In my previous blog post,
I wrote about our daily schedule and explained the day in the life of our inquiry-based classroom.
This post outlines how we get started with an inquiry and how we organize the workstation blocks.
First, we spend up to two days building background knowledge, interest and curiosity around the content area that we will be exploring. During this time, the class builds a bank of questions and a list of vocabulary words that are connected to the topic.
Next, teachers create activity cards that are built around the questions and interests that the students showed during the background knowledge building. These activity cards are designed to be open-ended and to allow for creativity. The students are provided with a large block of time to complete the activity with the goal to present at the end of the day.
The following chart is an example of how the groups (4 to 5 students per group) rotate through the stations. For this unit, we let the students pick their team members, then they picked a name connected to our topic.
Okay, that was way too much alliteration in the title, but I'm in a punchy mood, what with the non-stop Olympics watching and all. There is a lot to be said for allowing extra time for the students to finish up explorations in high interest projects. I no longer can be locked into a rigid timetable because my students' interests are the most important determining factor in the quality of work they produce. High interest almost invariably leads to high quality.
Although a two week rotation of major explorations has been ideal and does allow me to feel in control of the curriculum requirements, we are regularly shortening or extending our timetable to accomodate groups that really want to polish up their presentations. Also, the fun factor comes into play on a regular basis. If a particular activity really hits a homerun, we may drop a less intriguing inquiry exploration and allow groups to double-up and spend twice the time on the more interesting pursuit.
This flexibility is important because it emphasizes the notion that the students come first.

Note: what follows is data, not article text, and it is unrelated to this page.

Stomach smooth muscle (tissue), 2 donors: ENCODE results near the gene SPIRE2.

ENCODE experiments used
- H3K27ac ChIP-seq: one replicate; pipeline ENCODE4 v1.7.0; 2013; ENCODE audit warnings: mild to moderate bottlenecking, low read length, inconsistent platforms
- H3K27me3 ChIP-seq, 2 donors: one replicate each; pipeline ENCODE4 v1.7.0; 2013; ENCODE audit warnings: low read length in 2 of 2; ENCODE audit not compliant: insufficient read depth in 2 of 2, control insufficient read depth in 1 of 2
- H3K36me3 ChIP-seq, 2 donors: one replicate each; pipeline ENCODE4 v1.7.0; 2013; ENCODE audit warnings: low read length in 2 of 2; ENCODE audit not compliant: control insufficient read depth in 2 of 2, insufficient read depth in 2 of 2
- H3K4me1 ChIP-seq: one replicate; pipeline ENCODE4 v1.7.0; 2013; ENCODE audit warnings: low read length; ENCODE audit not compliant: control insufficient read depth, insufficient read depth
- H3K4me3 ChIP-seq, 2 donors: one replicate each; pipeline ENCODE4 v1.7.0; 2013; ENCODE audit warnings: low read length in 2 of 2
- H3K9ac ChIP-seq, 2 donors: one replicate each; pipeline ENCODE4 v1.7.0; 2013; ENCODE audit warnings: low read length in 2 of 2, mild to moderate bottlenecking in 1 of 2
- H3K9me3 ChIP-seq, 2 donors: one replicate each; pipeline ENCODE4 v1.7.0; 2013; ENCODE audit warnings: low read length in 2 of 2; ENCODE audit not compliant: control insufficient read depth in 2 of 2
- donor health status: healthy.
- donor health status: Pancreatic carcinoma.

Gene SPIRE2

8:40-9:10- Computer lab - keyboarding skills, researching and writing.
9:10 – Mini-lesson – may include any of the following: a read-aloud/think aloud, teacher models reading/writing strategies, shared/interactive reading and writing. The lessons are connected to the theme or topic (curriculum content) we are exploring. We introduce new concepts and/or focus on certain skills that we notice the majority of students may need. (Most skill-based lessons & conferencing is done with small groups or with individuals, during workstation time.)
9:20- Workstations – All students work in groups to accomplish their station for the day.
Students are: Collaborating, reading, writing, researching, questioning, creating, and preparing to share their learning. They are moving around, talking, engaged and motivated.
It should be noted here that this routine takes time to establish. In order for the workstations to run smoothly, we need our students to be independent. Setting rules and expectations about how to collaborate is the most challenging. This can take time and you need to be patient. It’s worth seeing a classroom work together like clockwork. To begin with, the focus of the teacher is to build a positive relationship, create a safe classroom environment and establish rules, routines and expectations for learning. This ensures that students become independent problem-solvers which then gives the teacher time to work with small groups or individual students without interruptions.
Teacher is: Conferencing, leading a guided lesson group, pushing thinking and learning, asking questions, teaching a mini-lesson to a group or to individuals. The teacher never sits down at a desk but is in constant motion facilitating the learning of his/her students.
10:20 to 11:20 – Nutrition break and recess
11:20 to 12:00 – Planning time
- we co-plan with the planning time teacher (prep teacher), the students continue working on stations from the morning block. Time is built in to allow students to share their culminating task. (Students realize they will have to present again to the classroom teacher and peers– but that’s OK, they love to share!)
12:00 to 1:00 – Math
– Dedicated math time